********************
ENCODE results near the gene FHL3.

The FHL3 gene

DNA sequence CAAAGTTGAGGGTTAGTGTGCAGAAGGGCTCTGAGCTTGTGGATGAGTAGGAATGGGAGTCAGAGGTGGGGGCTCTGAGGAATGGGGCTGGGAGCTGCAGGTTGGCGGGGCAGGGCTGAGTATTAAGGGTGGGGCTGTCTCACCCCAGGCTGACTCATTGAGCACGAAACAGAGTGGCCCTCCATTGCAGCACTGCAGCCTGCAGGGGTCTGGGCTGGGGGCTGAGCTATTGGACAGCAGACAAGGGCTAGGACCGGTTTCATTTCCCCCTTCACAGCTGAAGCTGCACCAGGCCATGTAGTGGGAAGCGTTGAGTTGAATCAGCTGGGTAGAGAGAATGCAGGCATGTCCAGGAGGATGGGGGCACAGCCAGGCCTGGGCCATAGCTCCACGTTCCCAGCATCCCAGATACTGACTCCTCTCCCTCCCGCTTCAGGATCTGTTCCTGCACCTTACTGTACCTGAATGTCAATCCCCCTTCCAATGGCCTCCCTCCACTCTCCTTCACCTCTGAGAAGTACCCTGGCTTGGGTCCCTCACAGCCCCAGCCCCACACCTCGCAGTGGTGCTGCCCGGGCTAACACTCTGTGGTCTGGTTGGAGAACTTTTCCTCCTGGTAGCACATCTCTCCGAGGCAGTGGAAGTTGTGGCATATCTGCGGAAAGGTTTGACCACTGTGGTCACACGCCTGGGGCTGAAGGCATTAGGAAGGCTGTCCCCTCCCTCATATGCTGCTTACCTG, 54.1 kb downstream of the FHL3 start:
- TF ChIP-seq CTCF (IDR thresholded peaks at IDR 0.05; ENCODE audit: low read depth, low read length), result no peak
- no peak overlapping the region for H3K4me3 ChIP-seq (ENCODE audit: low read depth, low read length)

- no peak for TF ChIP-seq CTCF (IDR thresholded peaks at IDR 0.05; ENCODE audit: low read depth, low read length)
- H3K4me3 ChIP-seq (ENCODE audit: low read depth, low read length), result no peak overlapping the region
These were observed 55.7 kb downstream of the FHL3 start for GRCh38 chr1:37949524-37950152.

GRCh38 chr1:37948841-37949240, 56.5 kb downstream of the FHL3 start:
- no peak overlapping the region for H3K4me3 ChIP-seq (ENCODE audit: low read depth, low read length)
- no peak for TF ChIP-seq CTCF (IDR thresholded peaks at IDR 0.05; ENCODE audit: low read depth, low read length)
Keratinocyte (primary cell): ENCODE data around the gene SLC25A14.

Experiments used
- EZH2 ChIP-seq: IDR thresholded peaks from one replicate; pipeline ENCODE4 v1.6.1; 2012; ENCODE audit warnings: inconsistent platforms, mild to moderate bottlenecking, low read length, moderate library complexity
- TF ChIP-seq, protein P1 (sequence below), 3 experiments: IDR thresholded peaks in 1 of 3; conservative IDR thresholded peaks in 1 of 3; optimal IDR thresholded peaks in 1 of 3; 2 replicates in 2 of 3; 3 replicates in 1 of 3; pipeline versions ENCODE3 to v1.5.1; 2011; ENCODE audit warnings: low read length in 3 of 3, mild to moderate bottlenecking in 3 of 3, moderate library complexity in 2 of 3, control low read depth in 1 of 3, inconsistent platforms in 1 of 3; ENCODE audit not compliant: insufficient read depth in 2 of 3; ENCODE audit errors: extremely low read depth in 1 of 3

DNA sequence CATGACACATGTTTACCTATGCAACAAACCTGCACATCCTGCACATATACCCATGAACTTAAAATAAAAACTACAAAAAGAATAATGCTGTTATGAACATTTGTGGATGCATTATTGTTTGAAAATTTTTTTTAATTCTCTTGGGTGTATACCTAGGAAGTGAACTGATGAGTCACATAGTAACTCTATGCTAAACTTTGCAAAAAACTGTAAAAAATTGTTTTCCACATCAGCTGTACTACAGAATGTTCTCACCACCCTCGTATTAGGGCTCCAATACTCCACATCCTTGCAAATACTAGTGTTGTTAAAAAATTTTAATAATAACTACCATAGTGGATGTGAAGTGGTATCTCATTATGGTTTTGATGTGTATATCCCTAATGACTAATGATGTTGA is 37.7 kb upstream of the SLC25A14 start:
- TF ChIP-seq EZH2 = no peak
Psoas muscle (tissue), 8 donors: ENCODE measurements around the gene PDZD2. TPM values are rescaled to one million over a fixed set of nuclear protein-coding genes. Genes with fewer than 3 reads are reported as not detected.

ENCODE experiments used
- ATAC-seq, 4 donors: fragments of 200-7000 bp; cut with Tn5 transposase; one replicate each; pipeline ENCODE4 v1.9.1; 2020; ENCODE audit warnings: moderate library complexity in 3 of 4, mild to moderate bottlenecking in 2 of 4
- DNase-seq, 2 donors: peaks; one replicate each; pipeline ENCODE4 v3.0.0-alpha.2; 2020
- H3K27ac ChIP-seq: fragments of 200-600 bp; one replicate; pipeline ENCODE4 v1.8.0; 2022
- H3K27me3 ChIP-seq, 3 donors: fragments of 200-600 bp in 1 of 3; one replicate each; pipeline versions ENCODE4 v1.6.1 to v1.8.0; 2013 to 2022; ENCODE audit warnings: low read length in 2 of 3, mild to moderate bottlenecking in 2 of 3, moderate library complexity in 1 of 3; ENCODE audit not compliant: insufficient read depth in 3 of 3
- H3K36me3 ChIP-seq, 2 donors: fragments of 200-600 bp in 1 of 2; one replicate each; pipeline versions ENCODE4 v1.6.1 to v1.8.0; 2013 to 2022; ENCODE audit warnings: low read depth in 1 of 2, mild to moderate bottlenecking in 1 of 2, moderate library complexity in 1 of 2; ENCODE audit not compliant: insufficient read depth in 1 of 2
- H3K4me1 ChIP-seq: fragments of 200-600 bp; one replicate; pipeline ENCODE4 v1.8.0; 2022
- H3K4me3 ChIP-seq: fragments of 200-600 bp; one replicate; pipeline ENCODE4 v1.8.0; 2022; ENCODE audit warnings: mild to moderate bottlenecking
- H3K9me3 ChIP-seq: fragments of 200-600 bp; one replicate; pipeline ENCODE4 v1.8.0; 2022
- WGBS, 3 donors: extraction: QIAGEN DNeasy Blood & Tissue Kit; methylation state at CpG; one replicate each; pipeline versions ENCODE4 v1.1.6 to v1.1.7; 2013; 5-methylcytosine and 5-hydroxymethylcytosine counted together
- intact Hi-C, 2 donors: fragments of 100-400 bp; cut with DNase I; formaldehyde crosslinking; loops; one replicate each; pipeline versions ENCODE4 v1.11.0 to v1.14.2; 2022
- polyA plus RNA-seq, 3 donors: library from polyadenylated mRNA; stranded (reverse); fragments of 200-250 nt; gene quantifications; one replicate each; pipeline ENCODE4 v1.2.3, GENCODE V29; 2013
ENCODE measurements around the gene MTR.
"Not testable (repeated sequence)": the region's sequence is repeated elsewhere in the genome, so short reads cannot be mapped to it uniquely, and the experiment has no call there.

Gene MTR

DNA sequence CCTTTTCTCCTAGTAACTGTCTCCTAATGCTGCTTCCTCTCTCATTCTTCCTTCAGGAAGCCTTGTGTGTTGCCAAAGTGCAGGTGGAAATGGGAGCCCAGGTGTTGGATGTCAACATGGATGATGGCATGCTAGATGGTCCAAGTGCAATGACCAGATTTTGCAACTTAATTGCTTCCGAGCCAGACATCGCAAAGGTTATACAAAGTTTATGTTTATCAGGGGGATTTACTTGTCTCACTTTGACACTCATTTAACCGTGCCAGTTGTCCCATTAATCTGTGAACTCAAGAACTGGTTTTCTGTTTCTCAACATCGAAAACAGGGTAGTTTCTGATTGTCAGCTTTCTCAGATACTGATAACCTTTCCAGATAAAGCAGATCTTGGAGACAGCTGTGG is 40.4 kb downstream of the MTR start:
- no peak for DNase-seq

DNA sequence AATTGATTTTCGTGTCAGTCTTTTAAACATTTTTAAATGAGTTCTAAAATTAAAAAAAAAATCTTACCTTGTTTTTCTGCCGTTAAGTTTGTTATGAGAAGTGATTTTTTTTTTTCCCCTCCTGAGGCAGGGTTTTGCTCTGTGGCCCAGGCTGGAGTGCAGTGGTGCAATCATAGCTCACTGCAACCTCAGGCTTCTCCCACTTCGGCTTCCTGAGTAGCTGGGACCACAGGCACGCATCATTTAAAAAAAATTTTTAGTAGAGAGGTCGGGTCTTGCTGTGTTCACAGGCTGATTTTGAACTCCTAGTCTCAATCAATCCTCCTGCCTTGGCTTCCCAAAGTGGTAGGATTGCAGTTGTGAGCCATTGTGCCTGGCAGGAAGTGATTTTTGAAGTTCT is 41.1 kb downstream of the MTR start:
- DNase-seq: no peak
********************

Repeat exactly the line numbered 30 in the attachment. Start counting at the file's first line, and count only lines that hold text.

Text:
- polyA plus RNA-seq, 3 donors: library from polyadenylated mRNA; stranded (reverse); fragments of 200-250 nt; gene quantifications; one replicate each; pipeline ENCODE4 v1.2.3, GENCODE V29; 2013